Staff Publications

Staff Publications

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    'Staff publications' is the digital repository of Wageningen University & Research

    'Staff publications' contains references to publications authored by Wageningen University staff from 1976 onward.

    Publications authored by the staff of the Research Institutes are available from 1995 onwards.

    Full text documents are added when available. The database is updated daily and currently holds about 240,000 items, of which 72,000 in open access.

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Record number 400614
Title Understanding the complex mechanisms of technology x environment x society interactions in suboptimal rice-farming systems
Author(s) Nuijten, H.A.C.P.; Richards, P.; Glover, D.; Maat, H.; Mokuwa, G.A.; Okry, F.; Teeken, B.W.E.; Termudo, M.; Struik, P.C.
Source In: Congress Program, 3rd International Rice Conference, 8-12 November 2010, Hanoi, Vietnam. - Hanoi, Vietnam : - p. 134 - 134.
Event Hanoi, Vietnam : Congress Program, 3rd International Rice Conference, 2010-11-08/2010-11-12
Department(s) Technology and Agrarian Development
Crop and Weed Ecology
Publication type Abstract in scientific journal or proceedings
Publication year 2010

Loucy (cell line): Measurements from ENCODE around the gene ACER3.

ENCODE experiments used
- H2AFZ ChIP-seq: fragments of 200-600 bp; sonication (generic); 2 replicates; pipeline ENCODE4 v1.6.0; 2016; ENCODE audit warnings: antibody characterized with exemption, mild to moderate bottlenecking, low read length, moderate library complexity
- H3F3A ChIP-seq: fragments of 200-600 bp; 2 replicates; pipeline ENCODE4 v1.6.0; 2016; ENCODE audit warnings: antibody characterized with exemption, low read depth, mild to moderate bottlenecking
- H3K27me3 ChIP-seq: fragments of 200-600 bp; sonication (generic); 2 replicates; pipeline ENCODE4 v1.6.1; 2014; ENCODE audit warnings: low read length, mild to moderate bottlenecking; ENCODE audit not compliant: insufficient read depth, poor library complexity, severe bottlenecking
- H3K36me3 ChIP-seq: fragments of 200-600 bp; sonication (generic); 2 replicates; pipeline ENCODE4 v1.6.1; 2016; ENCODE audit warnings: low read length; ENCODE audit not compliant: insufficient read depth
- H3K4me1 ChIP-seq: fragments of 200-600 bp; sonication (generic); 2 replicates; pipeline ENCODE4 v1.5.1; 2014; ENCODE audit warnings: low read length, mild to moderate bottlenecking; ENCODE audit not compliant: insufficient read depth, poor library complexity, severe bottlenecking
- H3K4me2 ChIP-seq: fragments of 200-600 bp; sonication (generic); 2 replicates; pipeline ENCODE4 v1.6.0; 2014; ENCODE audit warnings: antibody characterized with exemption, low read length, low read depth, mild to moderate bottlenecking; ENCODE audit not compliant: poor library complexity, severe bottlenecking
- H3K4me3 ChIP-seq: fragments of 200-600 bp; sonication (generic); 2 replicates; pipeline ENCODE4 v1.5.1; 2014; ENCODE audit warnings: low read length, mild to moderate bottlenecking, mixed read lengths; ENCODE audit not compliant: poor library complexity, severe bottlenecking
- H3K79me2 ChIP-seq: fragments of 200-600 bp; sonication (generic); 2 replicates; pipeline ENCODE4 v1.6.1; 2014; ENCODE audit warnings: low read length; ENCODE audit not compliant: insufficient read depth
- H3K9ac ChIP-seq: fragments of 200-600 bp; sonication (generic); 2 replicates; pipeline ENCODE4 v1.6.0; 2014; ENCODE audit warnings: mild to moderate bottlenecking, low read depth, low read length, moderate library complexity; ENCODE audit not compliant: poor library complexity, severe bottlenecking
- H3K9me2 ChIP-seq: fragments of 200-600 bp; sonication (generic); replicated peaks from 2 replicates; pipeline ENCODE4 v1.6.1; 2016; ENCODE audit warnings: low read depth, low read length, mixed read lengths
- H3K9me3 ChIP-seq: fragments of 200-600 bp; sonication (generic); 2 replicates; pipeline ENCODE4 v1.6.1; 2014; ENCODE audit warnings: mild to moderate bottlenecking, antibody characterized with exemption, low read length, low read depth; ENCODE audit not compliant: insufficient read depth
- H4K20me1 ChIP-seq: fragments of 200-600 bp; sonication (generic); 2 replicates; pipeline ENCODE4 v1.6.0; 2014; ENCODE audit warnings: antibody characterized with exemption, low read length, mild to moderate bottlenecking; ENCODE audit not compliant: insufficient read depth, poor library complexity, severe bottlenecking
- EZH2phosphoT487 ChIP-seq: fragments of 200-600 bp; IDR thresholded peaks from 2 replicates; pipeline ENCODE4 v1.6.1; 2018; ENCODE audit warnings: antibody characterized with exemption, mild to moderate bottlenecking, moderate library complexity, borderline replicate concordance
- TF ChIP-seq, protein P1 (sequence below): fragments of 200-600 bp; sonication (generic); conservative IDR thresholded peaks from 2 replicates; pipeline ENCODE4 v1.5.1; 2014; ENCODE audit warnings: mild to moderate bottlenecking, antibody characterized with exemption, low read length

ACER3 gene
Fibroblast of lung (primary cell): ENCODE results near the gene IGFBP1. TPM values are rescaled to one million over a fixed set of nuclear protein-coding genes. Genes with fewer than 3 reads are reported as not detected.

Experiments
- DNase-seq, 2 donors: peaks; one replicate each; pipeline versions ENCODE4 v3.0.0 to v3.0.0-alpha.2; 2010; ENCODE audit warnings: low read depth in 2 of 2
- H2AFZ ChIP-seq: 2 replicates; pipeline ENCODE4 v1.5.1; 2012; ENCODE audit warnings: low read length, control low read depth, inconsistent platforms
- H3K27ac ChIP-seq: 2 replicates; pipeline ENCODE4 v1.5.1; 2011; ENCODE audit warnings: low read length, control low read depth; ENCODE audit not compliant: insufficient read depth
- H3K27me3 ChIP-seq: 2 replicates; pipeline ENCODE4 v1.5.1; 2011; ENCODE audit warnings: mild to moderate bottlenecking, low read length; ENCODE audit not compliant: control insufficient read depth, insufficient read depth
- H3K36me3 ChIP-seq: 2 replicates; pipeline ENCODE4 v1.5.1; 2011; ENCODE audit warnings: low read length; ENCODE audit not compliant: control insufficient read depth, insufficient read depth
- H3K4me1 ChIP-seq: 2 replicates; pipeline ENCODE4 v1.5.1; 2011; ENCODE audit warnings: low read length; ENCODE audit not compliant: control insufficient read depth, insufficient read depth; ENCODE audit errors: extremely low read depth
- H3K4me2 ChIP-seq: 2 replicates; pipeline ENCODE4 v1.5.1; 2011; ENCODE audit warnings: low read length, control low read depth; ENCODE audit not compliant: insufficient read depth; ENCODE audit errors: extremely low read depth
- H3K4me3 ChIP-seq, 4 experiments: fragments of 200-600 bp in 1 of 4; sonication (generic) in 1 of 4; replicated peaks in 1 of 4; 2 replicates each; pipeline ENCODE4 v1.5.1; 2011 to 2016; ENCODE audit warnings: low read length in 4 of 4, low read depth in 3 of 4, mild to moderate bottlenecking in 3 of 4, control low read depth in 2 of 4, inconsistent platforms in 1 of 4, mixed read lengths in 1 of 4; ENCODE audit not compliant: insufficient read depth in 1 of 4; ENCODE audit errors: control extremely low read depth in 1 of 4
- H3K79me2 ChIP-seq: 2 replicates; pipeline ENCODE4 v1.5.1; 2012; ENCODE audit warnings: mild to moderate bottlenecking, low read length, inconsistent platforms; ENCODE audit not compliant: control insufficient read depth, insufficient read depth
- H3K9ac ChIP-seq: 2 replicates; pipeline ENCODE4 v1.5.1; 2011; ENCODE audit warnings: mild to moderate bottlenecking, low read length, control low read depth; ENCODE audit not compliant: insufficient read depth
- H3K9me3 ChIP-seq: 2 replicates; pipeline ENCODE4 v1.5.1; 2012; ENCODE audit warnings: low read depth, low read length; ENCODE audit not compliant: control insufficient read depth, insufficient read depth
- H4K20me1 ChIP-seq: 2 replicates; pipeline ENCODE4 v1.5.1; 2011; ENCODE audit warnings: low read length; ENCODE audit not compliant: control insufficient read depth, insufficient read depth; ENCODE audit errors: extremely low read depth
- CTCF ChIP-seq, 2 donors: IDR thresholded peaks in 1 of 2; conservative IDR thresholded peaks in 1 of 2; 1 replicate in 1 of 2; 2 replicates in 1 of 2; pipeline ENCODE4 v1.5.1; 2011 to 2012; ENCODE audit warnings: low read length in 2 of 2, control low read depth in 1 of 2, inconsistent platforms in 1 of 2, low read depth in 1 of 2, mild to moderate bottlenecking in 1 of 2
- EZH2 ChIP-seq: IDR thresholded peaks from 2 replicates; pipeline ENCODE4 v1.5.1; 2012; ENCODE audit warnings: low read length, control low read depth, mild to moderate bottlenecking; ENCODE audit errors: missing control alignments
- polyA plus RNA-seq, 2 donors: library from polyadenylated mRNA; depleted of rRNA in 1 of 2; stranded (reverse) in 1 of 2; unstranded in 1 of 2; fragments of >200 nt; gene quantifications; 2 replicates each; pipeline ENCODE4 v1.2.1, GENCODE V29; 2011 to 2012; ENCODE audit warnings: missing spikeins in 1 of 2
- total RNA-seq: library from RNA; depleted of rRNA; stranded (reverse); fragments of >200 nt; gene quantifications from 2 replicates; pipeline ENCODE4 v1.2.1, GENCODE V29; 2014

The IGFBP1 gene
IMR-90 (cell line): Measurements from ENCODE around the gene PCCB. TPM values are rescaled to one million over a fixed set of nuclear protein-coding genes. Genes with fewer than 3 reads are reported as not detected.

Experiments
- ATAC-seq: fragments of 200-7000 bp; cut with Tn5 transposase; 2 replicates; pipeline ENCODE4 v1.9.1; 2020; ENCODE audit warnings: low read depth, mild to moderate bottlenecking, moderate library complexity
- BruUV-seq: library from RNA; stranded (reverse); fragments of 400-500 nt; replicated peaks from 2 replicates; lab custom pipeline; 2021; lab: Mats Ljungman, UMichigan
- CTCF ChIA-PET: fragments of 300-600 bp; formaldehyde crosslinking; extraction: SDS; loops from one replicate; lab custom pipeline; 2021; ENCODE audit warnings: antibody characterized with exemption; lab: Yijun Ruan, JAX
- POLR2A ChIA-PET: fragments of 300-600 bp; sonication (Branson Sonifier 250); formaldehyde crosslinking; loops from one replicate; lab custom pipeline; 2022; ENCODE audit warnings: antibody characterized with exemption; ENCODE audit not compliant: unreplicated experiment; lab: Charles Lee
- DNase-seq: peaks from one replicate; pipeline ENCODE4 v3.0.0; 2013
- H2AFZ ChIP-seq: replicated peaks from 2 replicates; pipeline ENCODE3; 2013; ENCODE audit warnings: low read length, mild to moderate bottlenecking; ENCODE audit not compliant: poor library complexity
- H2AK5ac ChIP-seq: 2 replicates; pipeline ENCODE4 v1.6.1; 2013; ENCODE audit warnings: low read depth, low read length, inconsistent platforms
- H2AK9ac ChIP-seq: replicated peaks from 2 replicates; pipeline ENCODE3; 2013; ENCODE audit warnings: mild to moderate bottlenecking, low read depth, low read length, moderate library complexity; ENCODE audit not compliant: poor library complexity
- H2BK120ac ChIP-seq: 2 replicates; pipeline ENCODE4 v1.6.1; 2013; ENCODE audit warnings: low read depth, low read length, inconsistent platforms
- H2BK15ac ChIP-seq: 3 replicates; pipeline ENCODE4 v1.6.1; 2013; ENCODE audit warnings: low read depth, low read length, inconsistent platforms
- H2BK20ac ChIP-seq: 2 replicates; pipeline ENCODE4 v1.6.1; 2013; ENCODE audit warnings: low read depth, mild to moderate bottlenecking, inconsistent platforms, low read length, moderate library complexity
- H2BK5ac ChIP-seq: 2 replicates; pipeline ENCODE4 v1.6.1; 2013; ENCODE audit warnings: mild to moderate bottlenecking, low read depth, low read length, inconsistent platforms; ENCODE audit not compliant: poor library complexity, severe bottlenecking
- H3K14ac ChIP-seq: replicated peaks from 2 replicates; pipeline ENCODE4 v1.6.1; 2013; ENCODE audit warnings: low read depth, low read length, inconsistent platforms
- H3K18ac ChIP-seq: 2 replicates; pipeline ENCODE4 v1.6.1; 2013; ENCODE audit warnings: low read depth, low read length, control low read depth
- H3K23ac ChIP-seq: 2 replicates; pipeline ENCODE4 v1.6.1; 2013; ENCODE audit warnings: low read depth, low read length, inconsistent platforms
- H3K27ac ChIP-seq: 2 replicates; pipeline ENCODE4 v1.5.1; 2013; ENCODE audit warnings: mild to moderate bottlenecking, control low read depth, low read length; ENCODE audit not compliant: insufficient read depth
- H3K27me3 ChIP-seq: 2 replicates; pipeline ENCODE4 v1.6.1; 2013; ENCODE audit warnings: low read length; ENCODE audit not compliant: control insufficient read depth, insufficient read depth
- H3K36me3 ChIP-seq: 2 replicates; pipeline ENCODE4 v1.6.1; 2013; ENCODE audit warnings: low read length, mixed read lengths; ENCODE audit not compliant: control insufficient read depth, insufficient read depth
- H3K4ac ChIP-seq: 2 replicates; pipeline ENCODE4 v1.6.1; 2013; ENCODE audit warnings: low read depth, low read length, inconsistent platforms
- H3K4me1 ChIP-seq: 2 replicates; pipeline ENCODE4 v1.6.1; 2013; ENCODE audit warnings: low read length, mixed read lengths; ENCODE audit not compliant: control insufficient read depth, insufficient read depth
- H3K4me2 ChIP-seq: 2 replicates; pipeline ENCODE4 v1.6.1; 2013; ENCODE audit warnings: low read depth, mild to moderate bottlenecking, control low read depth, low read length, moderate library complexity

Abstract Modern agricultural technologies were adopted in many rice farming systems of Southeast Asia, particularly in areas with good agro-ecological conditions. But in many other rice-growing areas the adoption of modern technologies is very slow. This is particularly the case in upland rice cultivation in West Africa. It is also still the case in areas with suboptimal agro-ecological conditions in Southeast Asia. In such regions, farmers carefully match technologies to local environmental conditions, looking for optimal interactions between technologies and the agro-ecological environment. Modern technologies, although versatile, are often not adapted to local conditions. The ways farmers organise their farm management differ widely, even within small, well-defined regions. Sometimes these differences are due to adaptation to the ecological environment, but often these differences are due to differences in societal organisation, and cultural and socio-economic dynamics. Therefore, in order to understand how to improve the development and uptake of modern technologies, we need a better understanding how technologies interact with the agro-ecological and the socio-cultural environment. Already much is known about two-factor interactions, such as, for example, Genotype x Environment interactions (GxE interactions). However, more complex interactions, such as Genotype x Environment x Society interactions, have received rather limited attention, although already having been identified as an important field of study. More broadly speaking, substituting the term Genotype by Technology, our understanding of more complex Technology × Environment × Society interactions (TxExS interactions) is still rather limited. In our definition a technology is not per se something completely man made, but can also include a natural component, such as rice varieties, both modern and traditional ones. Our interest is in Technology × Environment × Society interactions in rice farming systems in West Africa and Southeast Asia. Comparisons within and between these two regions may yield useful insights on key aspects of and mechanisms underlying TxExS interactions. For example, it has often been argued that labour has been the most limiting factor in West Africa and land the most limiting factor in Southeast Asia, pushing rice farming development, into different directions. To understand these complex interactions a wide range of scientific disciplines is needed, such as plant breeding, agronomy, crop physiology, economics, anthropology, communication and innovation studies. As today’s farming is also shaped by the past, disciplines such as archeology, history and anthropology are very crucial to understand the Society part of TxExS interactions. The aim of this workshop is to discuss with experts from various disciplines (plant breeding, agronomy, soil science, molecular biology, economics, anthropology, communication and innovation science, and other disciplines) the complex mechanisms and interactions that are essential in developing and adopting modern and local technologies in rice farming. Outcomes: 1. A better understanding of the complex mechanisms of Technology × Environment × Society interactions in ‘suboptimal’ rice farming systems 2. Suggestions on how to study these interactions and suggest a basis for new models for technology development and dissemination based on the integration of farmer innovation systems with formal scientific research 3. Possible teams for further collaboration
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